That’s hard to imagine, I know. But the bird in question — the bar-tailed godwit — is very real, and its ability to fly across vast distances is well documented. Every year, as winter approaches, the godwit lifts off from its breeding grounds in Alaska, bears southwest, and doesn't stop beating its wings until it touches down in New Zealand. Total uninterrupted flight time: 216 hours.
The godwit epitomizes indomitable drive, infused with a dose of pure stick-with-it-ness. Qualities that, to me, characterize QNX Software Systems’ success in the auto market — a story that took flight 15 years ago.
|Bar-tailed godwit: long-distance champion|
© Andreas Trepte
There are many technical reasons why QNX has become a premier software provider for the automotive market. But for automakers and their tier one suppliers, technology alone isn’t enough. They also need to know that, as a supplier, you are deeply committed to the success of their projects — like the flight of the godwit, bailing out halfway isn’t an option. They also need to trust that, when you say you’ll do something, you will. And that you’ll do it on time. Even if you have to cross an ocean to do it.
In short, you might enter this market because of your skills and passion, but you thrive in it because you behave as a real partner, working in concert with your customers and fellow technology suppliers. That’s why I refer to our fifteenth anniversary in the car business with the same language used to describe a fifteenth wedding anniversary. Because we’re committed, we’re passionate, and we’re in for the long haul.
Wednesday, December 10, 2014
Can we all agree that ‘synergy’ has become one of the most misused and overused words in the English language? In the pantheon of verbal chestnuts, synergy holds a place of honor, surpassed only by ‘best practices’ and ‘paradigm shift’.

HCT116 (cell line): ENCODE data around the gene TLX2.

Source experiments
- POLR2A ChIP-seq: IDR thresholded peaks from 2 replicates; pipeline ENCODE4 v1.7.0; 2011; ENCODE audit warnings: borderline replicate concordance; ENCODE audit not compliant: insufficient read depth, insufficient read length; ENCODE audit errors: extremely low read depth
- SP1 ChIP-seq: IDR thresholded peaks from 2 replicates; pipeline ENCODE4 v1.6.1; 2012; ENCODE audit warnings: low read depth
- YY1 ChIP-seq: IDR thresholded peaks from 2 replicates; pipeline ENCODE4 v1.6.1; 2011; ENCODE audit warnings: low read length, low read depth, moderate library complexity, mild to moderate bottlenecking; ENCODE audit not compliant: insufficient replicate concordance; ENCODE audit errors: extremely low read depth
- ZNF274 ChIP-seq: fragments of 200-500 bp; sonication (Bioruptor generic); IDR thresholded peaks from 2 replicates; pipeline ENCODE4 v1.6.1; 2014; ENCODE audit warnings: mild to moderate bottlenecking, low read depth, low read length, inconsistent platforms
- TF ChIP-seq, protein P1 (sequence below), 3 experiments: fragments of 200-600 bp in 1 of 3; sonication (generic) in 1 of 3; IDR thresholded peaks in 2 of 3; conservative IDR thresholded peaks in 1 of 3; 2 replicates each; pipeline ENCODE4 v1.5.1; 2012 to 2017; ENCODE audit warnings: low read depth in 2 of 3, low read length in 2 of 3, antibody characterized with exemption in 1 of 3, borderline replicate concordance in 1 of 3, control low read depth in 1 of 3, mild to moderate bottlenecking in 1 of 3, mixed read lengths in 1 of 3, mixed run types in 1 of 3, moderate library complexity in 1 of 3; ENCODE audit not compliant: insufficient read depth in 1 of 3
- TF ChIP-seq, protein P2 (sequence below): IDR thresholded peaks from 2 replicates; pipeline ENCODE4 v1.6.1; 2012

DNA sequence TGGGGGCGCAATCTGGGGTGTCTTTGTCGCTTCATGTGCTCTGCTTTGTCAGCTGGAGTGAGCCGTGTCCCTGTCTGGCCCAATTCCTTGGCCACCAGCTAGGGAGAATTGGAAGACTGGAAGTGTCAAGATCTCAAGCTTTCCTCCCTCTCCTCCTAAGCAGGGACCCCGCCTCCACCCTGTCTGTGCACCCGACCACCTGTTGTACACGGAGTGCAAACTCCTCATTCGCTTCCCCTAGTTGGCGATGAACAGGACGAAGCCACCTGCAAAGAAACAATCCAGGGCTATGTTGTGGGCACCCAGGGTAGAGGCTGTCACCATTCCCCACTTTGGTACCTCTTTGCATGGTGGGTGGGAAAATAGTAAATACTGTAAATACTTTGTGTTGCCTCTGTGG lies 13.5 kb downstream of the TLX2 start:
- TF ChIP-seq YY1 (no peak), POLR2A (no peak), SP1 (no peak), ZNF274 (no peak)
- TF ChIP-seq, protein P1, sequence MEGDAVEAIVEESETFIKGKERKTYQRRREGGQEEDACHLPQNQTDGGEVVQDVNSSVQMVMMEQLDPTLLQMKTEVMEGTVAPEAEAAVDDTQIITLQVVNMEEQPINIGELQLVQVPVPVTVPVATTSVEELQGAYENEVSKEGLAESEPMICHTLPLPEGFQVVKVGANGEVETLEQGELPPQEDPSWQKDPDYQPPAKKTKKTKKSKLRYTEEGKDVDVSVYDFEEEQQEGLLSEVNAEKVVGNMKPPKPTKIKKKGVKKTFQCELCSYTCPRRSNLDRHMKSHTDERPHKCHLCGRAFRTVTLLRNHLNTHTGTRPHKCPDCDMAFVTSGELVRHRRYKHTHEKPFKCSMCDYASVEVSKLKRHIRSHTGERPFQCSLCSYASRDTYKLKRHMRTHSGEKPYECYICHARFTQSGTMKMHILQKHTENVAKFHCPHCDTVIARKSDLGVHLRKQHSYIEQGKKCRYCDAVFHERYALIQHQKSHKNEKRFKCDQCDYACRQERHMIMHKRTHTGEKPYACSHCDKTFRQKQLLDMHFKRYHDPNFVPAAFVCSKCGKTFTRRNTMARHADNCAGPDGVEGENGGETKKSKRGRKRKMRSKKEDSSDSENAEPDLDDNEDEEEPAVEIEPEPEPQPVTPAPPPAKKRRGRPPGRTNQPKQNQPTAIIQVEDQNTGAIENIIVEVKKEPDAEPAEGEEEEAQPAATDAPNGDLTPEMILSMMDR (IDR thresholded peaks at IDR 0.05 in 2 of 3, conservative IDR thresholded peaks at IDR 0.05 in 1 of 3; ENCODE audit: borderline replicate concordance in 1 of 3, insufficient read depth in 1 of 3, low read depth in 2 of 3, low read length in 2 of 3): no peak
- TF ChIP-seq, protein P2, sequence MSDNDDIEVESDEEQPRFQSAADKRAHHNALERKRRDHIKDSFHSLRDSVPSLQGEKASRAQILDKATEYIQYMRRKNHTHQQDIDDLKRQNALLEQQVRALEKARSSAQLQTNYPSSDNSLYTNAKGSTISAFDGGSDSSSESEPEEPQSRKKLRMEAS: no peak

Mind you, you can’t blame people for invoking the word so often. Because, as we all know, the real value in things often comes from their interaction — the moment they stop acting alone and start working in concert. The classic example is water, yeast, and flour, a combination that yields something far more flavorful than its constituent parts. I am speaking, of course, of bread.
Automakers get this principle. Case in point: adaptive cruise control, which takes a decades-old concept — conventional cruise control — and marries it with advances in radar sensors and digital signal processing. The result is something that doesn’t simply maintain a constant speed, but can help reduce accidents and, according to some research, traffic jams.
At QNX Software Systems, we also take this principle to heart. For example, read my recent post on the architecture of the QNX CAR Platform and you’ll see that we consciously designed the platform to help things work together. In fact, the platform's ability to integrate numerous technologies, in a seamless and concurrent fashion, is arguably its most salient quality.
This ability to blend disparate technologies into a collaborative whole isn't just a gee-whiz feature. Rather, it is critical to enabling the continued evolution and success of the connected car. Because it’s not enough to have smartphone connectivity. Or cloud connectivity. Or digital instrument clusters. Or any number of ADAS features, from collision warnings to autonomous braking. The real magic, and real value to the consumer, occurs when some or all of these come together to create something greater than the sum of the parts.